Iris Chang

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Iris Chang
Iris Chang.jpg
Born (1968-03-28)March 28, 1968
Princeton, New Jersey, U.S.
Died November 9, 2004(2004-11-09) (aged 36)
Santa Clara County, California, U.S.
Cause of death Suicide
Occupation Author, journalist, human rights activist
Citizenship United States
Alma mater University of Illinois at Urbana-Champaign (B.A.)
Johns Hopkins University (M.A.)
Period 1995–2004
Subject Chinese Americans, Nanking Massacre, Tsien Hsue-shen
Spouse Bretton Douglas
Children Christopher (born 2002)
Iris Chang
Traditional Chinese
Simplified Chinese

Iris Shun-Ru Chang (March 28, 1968 – November 9, 2004) was an American-born Chinese journalist, author of historical books and political activist. She is best known for her best-selling 1997 account of the Nanking Massacre, The Rape of Nanking. Chang is the subject of the 2007 biography, Finding Iris Chang,[1] and the 2007 documentary film Iris Chang: The Rape of Nanking.[2]

Early life and background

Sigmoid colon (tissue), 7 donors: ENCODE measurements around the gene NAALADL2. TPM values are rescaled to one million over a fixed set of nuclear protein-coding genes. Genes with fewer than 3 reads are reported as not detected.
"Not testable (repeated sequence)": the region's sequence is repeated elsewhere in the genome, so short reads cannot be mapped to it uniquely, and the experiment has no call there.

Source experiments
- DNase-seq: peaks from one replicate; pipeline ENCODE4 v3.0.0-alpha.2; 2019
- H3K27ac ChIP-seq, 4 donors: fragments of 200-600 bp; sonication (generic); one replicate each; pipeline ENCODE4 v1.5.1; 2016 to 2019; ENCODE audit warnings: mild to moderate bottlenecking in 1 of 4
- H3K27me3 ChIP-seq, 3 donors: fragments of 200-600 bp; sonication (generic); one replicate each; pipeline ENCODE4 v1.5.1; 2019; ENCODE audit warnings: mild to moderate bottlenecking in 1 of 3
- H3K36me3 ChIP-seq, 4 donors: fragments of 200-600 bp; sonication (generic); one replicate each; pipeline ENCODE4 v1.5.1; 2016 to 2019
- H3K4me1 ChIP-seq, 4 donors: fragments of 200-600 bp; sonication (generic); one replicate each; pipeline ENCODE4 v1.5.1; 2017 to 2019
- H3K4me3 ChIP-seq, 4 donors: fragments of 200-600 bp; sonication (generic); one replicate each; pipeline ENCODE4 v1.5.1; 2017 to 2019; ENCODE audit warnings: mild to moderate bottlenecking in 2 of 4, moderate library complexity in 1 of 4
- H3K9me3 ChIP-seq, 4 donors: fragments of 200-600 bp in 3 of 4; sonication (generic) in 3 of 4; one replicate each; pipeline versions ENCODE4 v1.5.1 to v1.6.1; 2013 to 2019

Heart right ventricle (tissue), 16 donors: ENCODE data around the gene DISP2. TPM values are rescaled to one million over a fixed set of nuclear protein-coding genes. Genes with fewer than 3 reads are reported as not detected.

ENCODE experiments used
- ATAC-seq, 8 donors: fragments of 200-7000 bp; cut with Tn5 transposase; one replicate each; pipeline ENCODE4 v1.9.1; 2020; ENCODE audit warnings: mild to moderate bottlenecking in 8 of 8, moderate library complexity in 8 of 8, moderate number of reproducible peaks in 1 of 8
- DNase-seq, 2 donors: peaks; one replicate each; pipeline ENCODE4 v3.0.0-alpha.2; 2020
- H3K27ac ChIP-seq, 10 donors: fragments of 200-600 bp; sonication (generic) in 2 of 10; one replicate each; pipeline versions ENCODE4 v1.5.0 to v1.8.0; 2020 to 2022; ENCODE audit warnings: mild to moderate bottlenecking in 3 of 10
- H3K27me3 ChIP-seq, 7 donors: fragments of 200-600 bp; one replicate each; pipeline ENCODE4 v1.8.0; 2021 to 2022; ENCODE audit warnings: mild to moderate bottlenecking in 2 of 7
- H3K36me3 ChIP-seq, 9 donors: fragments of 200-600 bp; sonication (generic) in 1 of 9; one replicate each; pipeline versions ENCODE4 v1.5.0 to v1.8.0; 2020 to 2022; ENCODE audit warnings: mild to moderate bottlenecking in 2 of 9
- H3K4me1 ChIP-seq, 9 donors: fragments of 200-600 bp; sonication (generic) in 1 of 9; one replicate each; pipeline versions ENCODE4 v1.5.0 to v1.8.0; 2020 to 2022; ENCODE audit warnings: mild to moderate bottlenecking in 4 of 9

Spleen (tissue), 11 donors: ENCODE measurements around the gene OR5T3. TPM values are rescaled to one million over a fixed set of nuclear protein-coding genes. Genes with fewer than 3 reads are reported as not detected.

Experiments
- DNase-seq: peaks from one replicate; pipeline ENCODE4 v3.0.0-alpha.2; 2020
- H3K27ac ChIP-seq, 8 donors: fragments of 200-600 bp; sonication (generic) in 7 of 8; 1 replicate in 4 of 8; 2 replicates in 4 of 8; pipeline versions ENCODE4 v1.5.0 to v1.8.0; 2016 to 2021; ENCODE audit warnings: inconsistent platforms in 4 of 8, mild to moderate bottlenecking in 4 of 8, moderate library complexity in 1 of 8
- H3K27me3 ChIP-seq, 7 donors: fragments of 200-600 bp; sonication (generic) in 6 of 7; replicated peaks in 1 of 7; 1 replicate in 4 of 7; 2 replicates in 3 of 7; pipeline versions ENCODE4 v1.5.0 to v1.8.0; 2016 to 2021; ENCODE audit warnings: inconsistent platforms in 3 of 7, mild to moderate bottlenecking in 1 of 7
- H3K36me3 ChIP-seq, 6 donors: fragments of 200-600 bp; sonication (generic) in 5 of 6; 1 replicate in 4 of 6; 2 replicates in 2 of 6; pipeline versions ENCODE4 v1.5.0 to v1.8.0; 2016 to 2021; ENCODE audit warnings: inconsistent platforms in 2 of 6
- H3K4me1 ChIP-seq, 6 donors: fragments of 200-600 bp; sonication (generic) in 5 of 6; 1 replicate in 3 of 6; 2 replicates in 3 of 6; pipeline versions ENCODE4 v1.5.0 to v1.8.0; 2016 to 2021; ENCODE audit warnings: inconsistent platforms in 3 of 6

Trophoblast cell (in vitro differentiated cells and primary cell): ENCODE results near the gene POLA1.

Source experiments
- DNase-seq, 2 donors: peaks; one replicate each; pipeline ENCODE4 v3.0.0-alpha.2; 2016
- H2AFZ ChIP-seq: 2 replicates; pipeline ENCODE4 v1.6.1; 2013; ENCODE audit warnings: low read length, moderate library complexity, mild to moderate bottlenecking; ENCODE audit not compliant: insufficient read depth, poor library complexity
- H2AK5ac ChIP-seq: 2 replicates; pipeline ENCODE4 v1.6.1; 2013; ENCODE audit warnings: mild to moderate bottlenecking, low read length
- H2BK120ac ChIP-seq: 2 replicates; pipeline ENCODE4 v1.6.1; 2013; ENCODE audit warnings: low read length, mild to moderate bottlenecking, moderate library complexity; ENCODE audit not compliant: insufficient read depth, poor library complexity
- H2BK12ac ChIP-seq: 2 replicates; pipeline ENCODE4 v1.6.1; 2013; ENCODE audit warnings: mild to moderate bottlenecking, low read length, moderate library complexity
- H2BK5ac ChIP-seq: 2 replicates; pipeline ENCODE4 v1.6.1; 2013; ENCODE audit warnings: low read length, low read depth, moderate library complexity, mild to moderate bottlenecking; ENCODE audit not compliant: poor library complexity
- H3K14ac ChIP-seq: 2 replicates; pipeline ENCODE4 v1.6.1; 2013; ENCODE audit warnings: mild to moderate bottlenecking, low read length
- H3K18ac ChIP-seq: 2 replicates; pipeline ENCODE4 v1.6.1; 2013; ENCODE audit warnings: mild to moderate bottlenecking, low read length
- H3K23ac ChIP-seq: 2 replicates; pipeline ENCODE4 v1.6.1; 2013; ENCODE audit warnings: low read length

Iris Chang is the daughter of two university professors, Ying-Ying Chang and Dr. Shau-Jin Chang, who emigrated from Taiwan to the United States. Chang was born in Princeton, New Jersey and raised in Champaign-Urbana, Illinois. Chang grew up hearing stories about the Nanking massacre, from which her maternal grandparents managed to escape. When she tried finding books about the subject in Champaign Public Library, she found there were none.[3] She attended University Laboratory High School of Urbana, Illinois and graduated in 1985. She was initially a computer science major, but would later switch to journalism, earning a bachelor's degree in journalism at the University of Illinois at Urbana-Champaign in 1989.[4] During her time in college she also worked as a New York Times stringer from Urbana-Champaign, and wrote six front-page articles over the course of one year. After brief stints at the Associated Press and the Chicago Tribune she pursued a master's degree in Writing Seminars at Johns Hopkins University.[5] She then embarked on her career as an author and lectured and wrote magazine articles. She married Bretton Lee Douglas, a design engineer for Cisco Systems and whom she had met in college, and had one son, Christopher, who was 2 years old at the time of her suicide. She lived in San Jose, California in the final years of her life.